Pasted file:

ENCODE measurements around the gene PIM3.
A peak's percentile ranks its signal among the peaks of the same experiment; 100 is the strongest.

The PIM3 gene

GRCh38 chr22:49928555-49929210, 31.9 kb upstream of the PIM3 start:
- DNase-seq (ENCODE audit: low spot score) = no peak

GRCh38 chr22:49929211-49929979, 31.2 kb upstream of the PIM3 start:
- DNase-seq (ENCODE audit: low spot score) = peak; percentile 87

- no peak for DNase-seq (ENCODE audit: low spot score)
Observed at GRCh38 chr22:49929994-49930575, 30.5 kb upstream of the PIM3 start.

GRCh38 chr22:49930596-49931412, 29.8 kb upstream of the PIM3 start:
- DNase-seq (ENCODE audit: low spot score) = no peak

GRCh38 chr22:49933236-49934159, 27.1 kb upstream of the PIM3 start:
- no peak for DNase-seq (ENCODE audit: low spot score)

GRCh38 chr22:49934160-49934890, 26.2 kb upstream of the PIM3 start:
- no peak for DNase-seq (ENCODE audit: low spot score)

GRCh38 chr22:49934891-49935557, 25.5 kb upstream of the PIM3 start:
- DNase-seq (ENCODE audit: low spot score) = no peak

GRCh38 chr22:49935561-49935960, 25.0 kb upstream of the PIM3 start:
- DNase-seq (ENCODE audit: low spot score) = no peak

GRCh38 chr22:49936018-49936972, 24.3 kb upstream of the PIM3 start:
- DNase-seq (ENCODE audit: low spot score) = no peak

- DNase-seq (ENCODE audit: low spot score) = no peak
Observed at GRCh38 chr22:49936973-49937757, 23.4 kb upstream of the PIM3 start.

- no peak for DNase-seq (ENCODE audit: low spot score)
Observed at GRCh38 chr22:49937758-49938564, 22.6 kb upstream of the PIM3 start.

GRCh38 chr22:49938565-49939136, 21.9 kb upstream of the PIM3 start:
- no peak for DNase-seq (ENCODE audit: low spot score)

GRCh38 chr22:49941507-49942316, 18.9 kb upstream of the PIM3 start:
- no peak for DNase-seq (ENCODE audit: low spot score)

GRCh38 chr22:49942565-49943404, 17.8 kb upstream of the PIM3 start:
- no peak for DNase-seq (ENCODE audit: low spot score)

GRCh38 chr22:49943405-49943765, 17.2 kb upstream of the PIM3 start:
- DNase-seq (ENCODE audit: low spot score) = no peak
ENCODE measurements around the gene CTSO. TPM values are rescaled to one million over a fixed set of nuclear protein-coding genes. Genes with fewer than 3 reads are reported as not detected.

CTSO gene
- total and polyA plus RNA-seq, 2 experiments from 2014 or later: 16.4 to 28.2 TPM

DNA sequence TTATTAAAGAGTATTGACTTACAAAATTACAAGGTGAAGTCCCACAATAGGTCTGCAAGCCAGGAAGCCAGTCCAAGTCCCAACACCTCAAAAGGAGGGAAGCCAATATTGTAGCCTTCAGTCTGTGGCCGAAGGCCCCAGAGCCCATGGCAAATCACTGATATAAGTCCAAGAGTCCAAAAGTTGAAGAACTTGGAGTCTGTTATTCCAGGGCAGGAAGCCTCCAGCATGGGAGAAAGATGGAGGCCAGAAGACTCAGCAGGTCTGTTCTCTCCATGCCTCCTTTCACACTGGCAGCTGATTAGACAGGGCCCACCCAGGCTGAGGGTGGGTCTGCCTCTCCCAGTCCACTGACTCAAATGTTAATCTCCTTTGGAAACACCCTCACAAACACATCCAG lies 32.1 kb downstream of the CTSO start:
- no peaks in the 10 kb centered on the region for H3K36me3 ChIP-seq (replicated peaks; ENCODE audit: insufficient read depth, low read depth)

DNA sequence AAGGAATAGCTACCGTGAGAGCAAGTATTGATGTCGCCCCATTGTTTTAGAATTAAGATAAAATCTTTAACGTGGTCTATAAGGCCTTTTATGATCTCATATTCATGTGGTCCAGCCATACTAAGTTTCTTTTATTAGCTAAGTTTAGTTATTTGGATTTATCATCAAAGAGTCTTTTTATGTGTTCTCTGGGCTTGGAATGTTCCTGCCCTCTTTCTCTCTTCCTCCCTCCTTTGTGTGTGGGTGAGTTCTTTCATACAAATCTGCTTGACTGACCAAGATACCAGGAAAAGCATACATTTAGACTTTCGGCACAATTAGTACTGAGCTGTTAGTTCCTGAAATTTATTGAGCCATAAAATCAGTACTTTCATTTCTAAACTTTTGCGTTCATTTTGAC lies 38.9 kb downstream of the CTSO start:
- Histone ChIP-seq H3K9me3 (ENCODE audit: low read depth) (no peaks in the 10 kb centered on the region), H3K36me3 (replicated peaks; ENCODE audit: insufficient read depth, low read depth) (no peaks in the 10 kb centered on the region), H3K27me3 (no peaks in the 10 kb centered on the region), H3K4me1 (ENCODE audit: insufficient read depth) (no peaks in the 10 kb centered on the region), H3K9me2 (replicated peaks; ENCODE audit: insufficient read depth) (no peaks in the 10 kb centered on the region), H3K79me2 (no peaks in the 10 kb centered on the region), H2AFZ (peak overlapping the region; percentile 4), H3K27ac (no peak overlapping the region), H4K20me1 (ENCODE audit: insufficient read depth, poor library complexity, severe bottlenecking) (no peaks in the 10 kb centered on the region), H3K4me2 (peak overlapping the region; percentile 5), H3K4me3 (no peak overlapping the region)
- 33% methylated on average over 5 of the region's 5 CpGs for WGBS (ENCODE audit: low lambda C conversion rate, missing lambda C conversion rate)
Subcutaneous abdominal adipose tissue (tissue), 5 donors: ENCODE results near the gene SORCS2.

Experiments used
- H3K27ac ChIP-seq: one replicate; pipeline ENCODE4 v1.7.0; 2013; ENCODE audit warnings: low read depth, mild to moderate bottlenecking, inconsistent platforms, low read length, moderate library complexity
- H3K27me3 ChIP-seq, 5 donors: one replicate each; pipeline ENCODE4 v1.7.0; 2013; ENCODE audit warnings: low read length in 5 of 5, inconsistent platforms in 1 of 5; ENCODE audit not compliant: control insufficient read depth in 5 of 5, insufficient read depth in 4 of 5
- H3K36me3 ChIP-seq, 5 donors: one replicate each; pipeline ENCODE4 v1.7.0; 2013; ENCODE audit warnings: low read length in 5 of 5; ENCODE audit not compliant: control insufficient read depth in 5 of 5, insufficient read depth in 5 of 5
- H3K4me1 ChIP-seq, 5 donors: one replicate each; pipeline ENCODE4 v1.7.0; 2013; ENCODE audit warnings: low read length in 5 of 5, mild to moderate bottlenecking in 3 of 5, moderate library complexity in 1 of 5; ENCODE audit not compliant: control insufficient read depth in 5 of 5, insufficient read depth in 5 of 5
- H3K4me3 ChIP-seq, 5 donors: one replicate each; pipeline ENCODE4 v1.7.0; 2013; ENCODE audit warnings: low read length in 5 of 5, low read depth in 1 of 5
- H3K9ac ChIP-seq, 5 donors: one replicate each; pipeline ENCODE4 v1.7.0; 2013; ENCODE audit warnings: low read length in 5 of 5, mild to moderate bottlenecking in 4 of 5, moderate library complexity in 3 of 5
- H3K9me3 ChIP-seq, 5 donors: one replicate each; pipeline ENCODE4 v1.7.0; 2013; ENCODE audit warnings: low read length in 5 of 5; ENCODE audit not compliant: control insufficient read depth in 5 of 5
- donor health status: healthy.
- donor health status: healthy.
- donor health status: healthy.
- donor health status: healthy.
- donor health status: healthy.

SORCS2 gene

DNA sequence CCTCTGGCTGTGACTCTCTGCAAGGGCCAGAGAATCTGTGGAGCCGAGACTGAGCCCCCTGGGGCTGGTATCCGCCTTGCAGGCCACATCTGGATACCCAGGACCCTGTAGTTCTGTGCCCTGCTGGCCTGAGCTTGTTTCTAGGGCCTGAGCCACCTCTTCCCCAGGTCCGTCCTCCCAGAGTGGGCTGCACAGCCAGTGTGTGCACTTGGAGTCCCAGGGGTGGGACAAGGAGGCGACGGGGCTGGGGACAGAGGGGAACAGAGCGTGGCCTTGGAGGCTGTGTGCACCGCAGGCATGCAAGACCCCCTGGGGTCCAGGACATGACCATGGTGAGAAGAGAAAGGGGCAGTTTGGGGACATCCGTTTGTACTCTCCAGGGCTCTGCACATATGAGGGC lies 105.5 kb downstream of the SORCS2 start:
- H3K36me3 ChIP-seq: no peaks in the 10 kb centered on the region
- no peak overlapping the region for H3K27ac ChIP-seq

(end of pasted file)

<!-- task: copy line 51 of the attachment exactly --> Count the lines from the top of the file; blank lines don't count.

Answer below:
- donor health status: healthy.